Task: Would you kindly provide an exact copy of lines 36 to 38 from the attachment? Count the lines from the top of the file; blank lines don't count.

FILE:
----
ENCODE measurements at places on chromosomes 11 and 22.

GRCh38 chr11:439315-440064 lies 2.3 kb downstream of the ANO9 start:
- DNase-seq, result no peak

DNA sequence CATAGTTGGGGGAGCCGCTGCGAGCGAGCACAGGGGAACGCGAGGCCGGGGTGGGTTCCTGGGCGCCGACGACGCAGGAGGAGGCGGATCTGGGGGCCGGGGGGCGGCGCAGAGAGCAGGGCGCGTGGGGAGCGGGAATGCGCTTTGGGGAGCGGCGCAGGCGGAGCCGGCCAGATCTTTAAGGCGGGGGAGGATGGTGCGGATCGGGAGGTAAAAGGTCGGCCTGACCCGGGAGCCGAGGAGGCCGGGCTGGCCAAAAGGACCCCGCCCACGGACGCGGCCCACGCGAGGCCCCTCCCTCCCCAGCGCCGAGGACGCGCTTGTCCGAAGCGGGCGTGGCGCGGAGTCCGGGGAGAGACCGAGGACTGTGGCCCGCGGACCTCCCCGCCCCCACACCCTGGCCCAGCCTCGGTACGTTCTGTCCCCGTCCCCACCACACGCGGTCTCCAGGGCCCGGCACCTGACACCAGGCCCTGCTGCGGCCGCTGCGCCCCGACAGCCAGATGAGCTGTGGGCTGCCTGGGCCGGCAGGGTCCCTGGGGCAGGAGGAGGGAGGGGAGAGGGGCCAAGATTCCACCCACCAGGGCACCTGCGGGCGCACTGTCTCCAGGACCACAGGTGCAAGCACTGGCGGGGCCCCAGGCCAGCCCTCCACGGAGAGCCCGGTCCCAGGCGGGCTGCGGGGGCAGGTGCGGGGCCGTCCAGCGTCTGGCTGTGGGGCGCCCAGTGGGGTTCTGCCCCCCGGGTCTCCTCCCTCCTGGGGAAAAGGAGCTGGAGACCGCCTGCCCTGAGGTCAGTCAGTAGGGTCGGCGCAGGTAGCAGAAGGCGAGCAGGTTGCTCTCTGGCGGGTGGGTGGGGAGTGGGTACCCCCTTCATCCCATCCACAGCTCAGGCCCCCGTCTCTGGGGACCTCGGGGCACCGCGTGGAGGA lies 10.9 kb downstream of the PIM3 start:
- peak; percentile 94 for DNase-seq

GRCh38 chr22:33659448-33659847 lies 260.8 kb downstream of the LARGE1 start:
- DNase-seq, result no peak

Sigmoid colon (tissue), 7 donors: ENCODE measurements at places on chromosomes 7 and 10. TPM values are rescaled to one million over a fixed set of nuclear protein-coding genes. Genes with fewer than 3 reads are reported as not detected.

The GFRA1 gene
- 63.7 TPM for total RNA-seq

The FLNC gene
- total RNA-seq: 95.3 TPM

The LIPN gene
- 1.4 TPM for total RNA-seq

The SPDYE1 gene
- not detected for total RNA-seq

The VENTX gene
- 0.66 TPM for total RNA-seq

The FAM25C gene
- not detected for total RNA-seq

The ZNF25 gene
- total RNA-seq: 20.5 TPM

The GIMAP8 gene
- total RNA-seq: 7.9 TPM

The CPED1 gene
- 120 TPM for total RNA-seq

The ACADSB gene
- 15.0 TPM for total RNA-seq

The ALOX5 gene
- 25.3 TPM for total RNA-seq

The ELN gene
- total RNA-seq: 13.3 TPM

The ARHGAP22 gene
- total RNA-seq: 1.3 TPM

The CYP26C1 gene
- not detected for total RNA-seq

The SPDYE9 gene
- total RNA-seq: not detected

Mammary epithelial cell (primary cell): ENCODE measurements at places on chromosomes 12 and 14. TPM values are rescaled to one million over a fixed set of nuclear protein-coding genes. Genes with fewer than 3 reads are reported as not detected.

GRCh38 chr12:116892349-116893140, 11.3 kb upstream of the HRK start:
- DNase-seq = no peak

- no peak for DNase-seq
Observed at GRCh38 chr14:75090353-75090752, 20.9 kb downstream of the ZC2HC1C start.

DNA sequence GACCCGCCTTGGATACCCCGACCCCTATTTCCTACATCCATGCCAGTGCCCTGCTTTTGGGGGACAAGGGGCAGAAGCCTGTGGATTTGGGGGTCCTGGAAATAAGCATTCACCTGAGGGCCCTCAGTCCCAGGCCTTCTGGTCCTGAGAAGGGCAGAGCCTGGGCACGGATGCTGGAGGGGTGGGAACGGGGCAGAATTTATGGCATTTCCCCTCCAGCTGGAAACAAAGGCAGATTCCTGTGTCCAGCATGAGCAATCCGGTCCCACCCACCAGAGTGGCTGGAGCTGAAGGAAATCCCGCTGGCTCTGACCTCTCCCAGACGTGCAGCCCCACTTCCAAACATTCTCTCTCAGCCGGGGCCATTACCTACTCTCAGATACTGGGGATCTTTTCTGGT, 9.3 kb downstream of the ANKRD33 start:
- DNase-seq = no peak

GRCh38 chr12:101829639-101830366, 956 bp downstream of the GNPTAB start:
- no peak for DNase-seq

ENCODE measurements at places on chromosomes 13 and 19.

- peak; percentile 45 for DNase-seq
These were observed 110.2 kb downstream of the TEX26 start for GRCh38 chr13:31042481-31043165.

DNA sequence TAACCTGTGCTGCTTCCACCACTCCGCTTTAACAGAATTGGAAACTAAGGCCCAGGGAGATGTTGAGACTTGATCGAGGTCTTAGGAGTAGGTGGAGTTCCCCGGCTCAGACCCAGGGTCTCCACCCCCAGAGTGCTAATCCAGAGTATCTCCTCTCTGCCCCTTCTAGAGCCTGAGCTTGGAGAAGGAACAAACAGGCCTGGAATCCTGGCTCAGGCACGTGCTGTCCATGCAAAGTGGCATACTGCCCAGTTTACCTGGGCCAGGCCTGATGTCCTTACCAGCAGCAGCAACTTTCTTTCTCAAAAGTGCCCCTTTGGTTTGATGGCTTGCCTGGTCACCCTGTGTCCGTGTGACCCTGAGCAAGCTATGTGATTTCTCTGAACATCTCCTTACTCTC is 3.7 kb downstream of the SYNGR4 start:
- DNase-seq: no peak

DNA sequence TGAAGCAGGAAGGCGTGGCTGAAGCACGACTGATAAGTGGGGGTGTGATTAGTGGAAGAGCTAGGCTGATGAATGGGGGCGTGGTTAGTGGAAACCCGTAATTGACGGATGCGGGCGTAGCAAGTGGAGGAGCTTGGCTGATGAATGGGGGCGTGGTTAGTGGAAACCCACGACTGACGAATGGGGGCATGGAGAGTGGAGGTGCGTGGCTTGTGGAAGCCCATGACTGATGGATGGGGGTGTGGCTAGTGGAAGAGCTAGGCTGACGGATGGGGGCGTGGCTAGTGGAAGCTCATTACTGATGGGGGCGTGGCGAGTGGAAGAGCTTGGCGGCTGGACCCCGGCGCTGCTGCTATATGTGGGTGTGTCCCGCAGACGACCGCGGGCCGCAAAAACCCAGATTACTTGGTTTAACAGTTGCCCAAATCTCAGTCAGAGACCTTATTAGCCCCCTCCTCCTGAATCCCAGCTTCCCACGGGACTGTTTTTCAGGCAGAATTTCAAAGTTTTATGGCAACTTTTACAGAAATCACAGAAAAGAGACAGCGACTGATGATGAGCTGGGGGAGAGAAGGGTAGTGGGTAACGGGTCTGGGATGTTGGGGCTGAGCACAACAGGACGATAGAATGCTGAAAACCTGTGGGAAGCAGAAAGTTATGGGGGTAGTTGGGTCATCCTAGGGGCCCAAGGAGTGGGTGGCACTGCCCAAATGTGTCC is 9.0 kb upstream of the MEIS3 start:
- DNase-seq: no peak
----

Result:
- not detected for total RNA-seq

The SPDYE9 gene
- total RNA-seq: not detected